A third apparent motivation was to corner the local physician market in order to obtain more favorable rates from health insurers. This seemed to have been a major rationale for St. Luke’s Health Systems acquisition of Seltzer Medical Group, Idaho’s largest independent, multi-specialty physician practice group, which led to an anti-trust action.

Yet another reason for making physicians employees was to position the organization for capitated, or value-based, payment. Hospitals believed that “salarying” physicians would help control clinical volumes and thus make it easier to perform in capitated contracts.

Finally, some hospital and system CEOs were tired of negotiating with local independent physician groups or national physician-staffing firms like MedNax and TeamHealth over incomes and coverage of the hospitals’ 24/7 services such as the emergency department, the intensive care unit (ICU), and diagnostic services like radiology and pathology. Building an in-house staff of physicians seemed like an attractive alternative.

Many health systems have gotten into trouble because their strategic rationale for hiring physicians became a moving target.  A hospital system we followed morphed from a ““grab market share” strategy to a “respond to competitive acquisitions” strategy to a “bailout” strategy for loyal independent physicians to a “increase bargaining power with payers” strategy to a “position for value-based care” strategy over a period of eight years. By the time it was done, it was the proud owner of a 700-plus physician group and losses of more than $100 million per year.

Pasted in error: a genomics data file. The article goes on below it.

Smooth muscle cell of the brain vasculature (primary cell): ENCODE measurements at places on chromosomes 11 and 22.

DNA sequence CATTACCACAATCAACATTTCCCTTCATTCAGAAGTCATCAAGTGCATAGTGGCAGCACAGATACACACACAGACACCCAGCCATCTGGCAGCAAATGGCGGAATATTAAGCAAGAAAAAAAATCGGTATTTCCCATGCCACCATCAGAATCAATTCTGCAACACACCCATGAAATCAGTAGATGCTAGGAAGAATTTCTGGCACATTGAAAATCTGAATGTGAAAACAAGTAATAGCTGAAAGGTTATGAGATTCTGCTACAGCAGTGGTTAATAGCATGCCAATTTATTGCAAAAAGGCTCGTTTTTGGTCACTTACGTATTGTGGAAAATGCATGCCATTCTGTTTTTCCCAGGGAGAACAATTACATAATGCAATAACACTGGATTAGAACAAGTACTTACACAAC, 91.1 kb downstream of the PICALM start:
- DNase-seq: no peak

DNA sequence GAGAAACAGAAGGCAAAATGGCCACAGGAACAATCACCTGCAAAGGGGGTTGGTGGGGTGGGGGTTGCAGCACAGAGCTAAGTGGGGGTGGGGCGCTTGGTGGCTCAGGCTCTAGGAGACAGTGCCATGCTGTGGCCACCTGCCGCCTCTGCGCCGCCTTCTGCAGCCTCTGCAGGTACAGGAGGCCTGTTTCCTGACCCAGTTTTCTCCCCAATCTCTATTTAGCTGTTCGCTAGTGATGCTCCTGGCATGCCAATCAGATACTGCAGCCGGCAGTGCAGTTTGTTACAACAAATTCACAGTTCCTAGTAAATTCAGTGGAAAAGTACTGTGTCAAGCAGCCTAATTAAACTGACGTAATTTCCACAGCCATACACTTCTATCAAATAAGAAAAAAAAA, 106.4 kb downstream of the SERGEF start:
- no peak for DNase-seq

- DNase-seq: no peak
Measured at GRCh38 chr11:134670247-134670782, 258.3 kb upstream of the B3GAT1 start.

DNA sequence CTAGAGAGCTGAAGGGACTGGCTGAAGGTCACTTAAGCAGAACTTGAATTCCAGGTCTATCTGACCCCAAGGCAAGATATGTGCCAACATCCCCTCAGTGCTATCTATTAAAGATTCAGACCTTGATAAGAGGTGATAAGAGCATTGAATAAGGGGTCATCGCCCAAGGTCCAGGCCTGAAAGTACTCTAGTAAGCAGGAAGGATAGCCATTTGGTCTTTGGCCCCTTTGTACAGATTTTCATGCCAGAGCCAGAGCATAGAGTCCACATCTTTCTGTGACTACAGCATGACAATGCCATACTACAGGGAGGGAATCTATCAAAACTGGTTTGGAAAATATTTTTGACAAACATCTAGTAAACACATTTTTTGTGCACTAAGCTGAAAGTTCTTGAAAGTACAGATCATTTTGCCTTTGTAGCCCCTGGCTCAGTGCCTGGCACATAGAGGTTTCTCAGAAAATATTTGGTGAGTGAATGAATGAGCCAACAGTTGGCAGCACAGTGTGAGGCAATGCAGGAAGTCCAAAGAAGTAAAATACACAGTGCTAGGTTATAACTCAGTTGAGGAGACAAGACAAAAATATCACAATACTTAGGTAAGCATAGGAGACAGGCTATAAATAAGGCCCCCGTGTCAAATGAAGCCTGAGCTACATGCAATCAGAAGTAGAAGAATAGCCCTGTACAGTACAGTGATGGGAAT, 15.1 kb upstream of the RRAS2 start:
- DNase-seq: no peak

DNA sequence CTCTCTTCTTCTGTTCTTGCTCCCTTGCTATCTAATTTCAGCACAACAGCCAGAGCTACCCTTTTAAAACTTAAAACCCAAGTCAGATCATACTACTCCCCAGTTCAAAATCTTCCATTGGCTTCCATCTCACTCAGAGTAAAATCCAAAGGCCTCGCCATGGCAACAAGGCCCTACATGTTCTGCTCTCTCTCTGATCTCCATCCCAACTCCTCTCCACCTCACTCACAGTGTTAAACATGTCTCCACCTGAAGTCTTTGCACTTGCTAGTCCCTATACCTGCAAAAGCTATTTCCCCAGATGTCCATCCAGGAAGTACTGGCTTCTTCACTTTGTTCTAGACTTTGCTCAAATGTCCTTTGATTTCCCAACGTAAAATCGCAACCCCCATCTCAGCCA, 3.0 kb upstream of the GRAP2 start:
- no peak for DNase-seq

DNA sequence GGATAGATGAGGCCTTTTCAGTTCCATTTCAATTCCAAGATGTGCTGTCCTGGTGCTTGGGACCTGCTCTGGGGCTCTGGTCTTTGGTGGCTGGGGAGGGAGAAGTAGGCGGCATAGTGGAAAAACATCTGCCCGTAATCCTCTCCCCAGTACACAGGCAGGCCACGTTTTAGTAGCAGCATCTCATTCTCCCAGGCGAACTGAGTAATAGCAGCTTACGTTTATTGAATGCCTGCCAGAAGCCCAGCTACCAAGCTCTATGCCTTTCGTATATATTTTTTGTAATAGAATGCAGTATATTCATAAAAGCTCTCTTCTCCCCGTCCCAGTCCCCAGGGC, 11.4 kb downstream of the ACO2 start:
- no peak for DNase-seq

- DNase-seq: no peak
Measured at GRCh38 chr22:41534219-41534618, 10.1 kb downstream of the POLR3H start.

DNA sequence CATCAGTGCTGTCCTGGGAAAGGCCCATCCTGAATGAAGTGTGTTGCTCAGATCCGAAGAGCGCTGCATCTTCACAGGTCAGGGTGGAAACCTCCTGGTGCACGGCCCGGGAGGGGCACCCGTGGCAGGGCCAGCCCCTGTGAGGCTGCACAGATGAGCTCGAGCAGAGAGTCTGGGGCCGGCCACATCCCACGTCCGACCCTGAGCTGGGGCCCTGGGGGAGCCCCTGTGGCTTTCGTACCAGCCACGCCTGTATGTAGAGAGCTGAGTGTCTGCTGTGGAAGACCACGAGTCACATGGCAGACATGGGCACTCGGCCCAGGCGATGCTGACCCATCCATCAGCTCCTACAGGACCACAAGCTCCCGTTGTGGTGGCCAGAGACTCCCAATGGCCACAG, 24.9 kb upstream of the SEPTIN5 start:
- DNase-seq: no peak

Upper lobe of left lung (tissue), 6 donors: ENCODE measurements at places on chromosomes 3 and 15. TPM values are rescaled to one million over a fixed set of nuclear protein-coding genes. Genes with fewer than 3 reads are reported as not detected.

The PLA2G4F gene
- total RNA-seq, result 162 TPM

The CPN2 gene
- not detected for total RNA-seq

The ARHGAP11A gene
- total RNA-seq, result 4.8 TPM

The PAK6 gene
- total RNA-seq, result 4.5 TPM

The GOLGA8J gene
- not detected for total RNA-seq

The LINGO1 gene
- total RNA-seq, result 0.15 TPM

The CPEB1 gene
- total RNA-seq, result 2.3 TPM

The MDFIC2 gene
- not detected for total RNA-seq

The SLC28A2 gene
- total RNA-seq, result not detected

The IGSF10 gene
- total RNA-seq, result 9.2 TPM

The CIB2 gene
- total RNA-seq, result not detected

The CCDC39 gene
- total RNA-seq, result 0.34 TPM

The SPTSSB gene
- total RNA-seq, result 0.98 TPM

Hospitals lose money on their employed physicians because physicians’ compensation plus practice expenses and corporate overhead significantly exceed the collections of practices. These direct losses are, to a degree, an artifact of accounting, because hospitals frequently do not attribute any bonus for meeting “value-based’ contract targets, or incremental hospital surgical, imaging, and lab revenues to physician practice income.

However, even factoring in the accounting issues, much of the losses are attributable to “hosting,” rather than managing, practices effectively.  Many systems employing physicians have done so without developing a cohesive physician organization and lack standardized staffing and operational support functions, such as effective purchasing and supply chain operations, effective scheduling systems, and centralized office locations.

Managing up the return, rather than managing down the loss, is the key to a successful physician strategy. Here’s how to do that.

Establish a clear strategic goal and a target return on investment. Physicians reside at the core of any successful health system. Yet as the Cheshire Cat said in Alice in Wonderland, “If you don’t care where you are going, then it doesn’t matter which way you go!” If you establish strategic goals for the physician enterprise, then the physician organization can be sized and located appropriately. As a result, the physician group may end up either a lot smaller or with a more defensible specialty and/or geographic distribution. Management should then quantify and budget the expected return on the practice’s operational loss.